Rachel Mazique's blog

Blogging in the Classroom: Not Only Why, But HOW!

A somewhat frustrated smiley face icon holds up a sign that says "Blogger" beneath the icon for Google Blogger.  A grinning smiley face icon with full lips and bright, white teeth points up at the WordPress logo and looks triumphant. In between the two competing smiley face emoticons, we see, in red, "vs."

If you’re anything like me, you may be hesitant to set up a new platform for teaching and writing in your classroom. Or, even if you’re convinced that blogging in a rhetoric or literature classroom is a great idea, you may avoid doing so because you’ve never run a blog, been a blogger, or fear the possible breakdowns of working online in an unknown digital space and losing student work.

Pedagogy of a Deaf Teacher

Depictions of ASL Alphabet

This blog post is a “coming-out” [1] story—the story of teaching in a classroom of hearing students as a Deaf [2] teacher and what that means in terms of methodology.

Multimodal Writing: How Do We Assess New Media?

Vintage television with the words Read Instead posted on the screen

 "Students should be able to both read critically and write functionally, no matter what the medium" (William Kist).

Encouraging Class Participation with Google Docs

Graphic comparing Google Docs and Enterprise 2.0 platforms

Classroom dynamics can vary widely from one group of students to the next. This fact has really struck home now that I’m teaching two sessions of Rhetoric and Writing: “Disability in Pop Culture.” I walk into both classes with the same lesson plans, with (one of) the same interpreters, and with the same kinds of technology available. Many variables are different; different buildings, different classroom space (in terms of size), one interpreter is different, different days, different time of day (although both take place in the afternoon).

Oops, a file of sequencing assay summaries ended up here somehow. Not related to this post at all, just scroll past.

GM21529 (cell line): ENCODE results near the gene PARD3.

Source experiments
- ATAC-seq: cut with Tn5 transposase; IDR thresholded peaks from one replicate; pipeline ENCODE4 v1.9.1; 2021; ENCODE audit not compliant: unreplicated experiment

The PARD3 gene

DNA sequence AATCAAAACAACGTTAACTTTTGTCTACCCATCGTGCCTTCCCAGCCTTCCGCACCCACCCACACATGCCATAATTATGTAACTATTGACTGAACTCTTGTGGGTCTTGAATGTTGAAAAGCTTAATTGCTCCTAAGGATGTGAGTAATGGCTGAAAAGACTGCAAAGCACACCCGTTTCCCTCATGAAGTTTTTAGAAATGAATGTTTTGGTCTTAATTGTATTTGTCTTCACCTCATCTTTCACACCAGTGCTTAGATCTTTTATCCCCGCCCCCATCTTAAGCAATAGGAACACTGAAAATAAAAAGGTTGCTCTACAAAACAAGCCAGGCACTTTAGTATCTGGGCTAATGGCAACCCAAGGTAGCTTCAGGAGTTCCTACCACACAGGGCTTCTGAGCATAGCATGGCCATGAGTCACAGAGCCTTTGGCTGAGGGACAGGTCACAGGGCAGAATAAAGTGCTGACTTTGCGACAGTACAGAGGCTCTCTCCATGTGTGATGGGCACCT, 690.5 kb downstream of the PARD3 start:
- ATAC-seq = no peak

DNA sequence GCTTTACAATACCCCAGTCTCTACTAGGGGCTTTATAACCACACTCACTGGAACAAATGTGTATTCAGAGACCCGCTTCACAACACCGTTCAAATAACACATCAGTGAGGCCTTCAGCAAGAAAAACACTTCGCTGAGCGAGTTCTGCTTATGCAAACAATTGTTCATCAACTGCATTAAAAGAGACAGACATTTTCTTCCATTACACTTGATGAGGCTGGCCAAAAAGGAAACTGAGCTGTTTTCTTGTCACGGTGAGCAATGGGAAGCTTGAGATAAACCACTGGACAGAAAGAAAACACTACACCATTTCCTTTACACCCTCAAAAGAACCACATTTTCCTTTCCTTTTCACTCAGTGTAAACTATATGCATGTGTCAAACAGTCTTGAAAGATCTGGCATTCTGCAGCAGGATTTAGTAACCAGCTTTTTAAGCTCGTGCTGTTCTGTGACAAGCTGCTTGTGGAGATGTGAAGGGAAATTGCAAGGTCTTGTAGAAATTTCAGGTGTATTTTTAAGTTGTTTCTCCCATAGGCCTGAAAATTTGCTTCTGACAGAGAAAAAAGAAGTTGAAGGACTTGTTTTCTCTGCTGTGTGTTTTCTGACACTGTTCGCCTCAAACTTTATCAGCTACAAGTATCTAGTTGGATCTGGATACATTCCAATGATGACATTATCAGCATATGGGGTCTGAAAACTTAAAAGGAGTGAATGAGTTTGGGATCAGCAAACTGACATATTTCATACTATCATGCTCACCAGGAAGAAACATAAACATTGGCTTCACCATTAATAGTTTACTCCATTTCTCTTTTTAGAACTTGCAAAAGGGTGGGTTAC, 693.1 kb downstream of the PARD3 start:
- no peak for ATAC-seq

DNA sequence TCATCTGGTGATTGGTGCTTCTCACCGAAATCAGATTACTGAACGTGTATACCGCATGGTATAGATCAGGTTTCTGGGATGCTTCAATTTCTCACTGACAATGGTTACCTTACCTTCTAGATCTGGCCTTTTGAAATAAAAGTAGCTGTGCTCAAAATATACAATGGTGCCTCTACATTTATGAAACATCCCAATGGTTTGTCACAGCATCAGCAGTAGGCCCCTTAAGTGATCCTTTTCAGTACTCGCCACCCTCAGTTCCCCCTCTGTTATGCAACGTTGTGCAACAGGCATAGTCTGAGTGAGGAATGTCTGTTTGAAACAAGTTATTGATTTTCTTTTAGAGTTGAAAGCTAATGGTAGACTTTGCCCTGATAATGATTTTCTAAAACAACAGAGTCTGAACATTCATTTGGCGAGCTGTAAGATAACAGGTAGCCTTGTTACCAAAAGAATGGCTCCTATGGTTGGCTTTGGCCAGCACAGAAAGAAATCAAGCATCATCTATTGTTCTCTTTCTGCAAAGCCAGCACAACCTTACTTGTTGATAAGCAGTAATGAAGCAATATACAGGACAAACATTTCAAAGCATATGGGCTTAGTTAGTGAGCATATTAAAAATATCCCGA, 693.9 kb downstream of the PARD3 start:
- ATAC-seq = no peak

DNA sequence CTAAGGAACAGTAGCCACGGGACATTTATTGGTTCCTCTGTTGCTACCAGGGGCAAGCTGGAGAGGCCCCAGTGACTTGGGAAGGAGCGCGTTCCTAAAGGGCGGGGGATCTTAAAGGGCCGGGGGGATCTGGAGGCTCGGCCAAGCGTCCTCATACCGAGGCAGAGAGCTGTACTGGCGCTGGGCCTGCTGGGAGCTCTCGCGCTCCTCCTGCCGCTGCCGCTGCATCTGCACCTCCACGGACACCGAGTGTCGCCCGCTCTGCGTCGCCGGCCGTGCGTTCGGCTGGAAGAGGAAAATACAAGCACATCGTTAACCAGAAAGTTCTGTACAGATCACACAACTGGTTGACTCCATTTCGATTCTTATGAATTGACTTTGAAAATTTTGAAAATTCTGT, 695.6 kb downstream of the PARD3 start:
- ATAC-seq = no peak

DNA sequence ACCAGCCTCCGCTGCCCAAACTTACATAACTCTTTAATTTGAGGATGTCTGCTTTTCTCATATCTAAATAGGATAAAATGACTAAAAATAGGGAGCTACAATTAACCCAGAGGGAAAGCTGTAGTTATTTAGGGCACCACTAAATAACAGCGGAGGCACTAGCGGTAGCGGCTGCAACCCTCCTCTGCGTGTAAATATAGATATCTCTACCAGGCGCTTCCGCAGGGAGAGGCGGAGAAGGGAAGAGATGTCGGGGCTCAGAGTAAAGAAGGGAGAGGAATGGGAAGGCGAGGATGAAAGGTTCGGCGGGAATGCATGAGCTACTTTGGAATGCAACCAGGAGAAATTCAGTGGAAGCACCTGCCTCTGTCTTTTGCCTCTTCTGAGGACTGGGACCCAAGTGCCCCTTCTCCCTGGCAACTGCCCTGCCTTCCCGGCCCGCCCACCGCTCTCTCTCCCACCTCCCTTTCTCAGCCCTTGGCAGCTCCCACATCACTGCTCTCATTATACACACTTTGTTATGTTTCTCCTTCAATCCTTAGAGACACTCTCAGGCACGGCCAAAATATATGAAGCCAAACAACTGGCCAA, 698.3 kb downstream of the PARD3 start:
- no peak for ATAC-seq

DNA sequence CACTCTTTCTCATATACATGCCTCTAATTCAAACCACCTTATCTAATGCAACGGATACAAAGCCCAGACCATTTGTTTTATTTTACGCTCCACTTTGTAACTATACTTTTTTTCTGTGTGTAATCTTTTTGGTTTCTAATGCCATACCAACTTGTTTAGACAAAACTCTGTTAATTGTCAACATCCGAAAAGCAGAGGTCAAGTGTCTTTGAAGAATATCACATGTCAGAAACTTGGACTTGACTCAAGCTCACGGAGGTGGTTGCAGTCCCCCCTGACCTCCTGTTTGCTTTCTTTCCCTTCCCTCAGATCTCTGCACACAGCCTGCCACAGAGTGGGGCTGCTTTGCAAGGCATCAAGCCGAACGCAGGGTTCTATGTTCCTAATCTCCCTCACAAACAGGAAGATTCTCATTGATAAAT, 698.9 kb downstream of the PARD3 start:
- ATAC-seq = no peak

Peer Reviews Work: Observations and Reflections

3 students working on a laptop

As we approach the end of the long academic year and my students prepare their first draft of their final paper for peer review, I thought it would be fitting to reflect on the pedagogical practice of peer reviews in a writing course.


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All materials posted to this site are licensed under a Creative Commons Attribution-NonCommercial-ShareAlike 3.0 Unported License. We invite you to use and remix these materials, but please give credit where credit is due. In addition, we encourage you to comment on your experiments with and adaptations of these plans so that others may benefit from your experiences.


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